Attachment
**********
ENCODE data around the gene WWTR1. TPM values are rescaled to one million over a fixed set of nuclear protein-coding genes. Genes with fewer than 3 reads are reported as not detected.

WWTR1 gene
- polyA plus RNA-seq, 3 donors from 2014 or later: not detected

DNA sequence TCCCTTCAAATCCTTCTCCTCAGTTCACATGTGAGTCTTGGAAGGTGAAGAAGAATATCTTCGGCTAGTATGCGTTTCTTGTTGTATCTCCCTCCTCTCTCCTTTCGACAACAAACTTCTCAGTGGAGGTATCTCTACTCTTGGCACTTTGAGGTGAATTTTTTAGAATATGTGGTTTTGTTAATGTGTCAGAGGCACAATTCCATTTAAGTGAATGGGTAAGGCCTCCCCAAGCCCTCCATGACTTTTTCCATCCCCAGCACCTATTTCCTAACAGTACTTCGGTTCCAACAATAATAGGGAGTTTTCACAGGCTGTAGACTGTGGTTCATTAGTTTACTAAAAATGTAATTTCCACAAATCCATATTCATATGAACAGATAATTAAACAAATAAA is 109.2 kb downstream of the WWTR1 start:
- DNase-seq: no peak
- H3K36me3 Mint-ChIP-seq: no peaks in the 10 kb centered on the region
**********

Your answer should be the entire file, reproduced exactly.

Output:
ENCODE data around the gene WWTR1. TPM values are rescaled to one million over a fixed set of nuclear protein-coding genes. Genes with fewer than 3 reads are reported as not detected.

WWTR1 gene
- polyA plus RNA-seq, 3 donors from 2014 or later: not detected

DNA sequence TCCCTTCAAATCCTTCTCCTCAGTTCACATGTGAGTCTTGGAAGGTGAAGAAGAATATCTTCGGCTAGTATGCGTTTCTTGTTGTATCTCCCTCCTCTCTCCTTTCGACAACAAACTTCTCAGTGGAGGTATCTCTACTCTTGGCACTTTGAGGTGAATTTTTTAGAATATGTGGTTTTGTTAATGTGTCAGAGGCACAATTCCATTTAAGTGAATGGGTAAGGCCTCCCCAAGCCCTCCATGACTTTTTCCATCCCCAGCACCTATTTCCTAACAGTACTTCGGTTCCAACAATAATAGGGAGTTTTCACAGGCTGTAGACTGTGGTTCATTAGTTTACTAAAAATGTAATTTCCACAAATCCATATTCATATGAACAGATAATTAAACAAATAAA is 109.2 kb downstream of the WWTR1 start:
- DNase-seq: no peak
- H3K36me3 Mint-ChIP-seq: no peaks in the 10 kb centered on the region